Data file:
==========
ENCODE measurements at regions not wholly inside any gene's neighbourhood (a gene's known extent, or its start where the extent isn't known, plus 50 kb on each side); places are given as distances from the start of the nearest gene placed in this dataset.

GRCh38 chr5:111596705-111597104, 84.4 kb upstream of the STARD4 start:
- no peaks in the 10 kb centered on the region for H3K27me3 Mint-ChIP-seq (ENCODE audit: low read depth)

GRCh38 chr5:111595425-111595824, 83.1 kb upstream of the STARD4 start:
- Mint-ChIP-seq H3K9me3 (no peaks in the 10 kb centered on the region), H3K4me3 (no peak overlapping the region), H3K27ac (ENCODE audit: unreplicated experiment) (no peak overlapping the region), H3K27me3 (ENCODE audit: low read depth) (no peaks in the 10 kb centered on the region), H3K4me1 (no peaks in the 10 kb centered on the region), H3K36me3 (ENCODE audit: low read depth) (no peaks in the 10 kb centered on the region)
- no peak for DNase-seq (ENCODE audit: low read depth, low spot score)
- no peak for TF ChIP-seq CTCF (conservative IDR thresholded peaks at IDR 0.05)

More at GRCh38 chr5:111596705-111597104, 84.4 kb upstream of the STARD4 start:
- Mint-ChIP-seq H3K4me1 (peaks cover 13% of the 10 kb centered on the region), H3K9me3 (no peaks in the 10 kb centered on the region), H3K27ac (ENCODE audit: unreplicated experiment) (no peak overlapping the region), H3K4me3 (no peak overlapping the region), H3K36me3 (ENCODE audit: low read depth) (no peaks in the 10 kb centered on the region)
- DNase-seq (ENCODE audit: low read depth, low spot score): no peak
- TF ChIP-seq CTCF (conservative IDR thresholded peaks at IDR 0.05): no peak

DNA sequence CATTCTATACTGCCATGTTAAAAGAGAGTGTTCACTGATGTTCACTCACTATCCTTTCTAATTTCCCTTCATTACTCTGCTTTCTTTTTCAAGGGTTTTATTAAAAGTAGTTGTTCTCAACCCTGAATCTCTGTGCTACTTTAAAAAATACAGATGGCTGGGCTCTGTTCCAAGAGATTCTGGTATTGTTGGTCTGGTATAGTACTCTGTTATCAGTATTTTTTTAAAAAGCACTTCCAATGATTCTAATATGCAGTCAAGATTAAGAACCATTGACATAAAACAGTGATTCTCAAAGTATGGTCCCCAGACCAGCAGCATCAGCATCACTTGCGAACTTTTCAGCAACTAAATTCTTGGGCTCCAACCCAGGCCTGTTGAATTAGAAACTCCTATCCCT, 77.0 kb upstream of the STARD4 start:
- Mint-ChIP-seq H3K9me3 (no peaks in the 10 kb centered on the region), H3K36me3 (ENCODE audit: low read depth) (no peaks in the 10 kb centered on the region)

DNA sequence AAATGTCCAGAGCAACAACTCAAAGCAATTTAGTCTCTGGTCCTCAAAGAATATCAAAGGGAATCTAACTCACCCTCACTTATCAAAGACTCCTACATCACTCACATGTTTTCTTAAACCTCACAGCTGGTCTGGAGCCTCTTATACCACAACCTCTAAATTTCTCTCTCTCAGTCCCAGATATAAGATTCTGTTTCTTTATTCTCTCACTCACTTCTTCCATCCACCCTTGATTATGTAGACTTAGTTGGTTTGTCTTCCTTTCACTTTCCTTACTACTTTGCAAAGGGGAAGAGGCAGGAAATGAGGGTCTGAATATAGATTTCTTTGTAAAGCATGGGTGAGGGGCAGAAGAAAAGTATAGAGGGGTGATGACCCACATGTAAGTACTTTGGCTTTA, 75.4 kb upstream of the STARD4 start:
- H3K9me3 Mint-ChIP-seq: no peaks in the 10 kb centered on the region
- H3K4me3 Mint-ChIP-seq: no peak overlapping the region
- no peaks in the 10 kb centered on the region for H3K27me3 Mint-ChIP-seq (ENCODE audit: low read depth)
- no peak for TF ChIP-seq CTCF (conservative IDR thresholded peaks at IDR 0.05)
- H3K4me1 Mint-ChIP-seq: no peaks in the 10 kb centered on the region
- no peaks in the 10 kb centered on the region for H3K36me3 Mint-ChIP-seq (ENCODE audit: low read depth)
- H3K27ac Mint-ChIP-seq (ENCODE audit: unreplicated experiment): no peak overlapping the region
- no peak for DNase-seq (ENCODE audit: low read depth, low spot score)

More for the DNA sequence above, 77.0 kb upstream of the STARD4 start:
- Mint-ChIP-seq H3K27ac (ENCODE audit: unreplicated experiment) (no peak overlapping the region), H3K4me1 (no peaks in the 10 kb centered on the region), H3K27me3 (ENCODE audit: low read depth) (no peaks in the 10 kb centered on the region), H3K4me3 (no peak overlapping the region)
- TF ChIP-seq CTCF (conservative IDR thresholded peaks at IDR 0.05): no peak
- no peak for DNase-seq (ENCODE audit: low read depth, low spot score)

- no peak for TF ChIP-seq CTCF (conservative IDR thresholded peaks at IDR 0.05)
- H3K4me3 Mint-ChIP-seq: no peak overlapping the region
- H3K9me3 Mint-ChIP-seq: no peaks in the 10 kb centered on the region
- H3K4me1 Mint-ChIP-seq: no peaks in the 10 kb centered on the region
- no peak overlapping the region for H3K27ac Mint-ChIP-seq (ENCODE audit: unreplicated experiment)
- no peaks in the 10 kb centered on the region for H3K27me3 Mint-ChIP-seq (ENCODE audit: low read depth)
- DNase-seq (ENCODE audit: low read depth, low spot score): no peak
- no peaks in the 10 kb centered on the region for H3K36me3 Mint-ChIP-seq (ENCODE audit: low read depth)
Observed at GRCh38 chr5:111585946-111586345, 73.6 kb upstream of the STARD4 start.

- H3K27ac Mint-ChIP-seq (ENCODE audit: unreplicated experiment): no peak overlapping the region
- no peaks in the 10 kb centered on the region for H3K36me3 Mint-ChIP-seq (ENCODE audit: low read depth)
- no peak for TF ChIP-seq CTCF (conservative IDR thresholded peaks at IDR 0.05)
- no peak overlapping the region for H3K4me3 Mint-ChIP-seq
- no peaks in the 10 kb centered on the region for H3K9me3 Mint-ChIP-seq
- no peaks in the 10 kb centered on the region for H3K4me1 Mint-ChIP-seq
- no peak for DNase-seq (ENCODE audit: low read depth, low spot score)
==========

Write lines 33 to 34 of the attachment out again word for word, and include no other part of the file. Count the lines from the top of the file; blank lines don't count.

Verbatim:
- DNase-seq (ENCODE audit: low read depth, low spot score): no peak
- no peaks in the 10 kb centered on the region for H3K36me3 Mint-ChIP-seq (ENCODE audit: low read depth)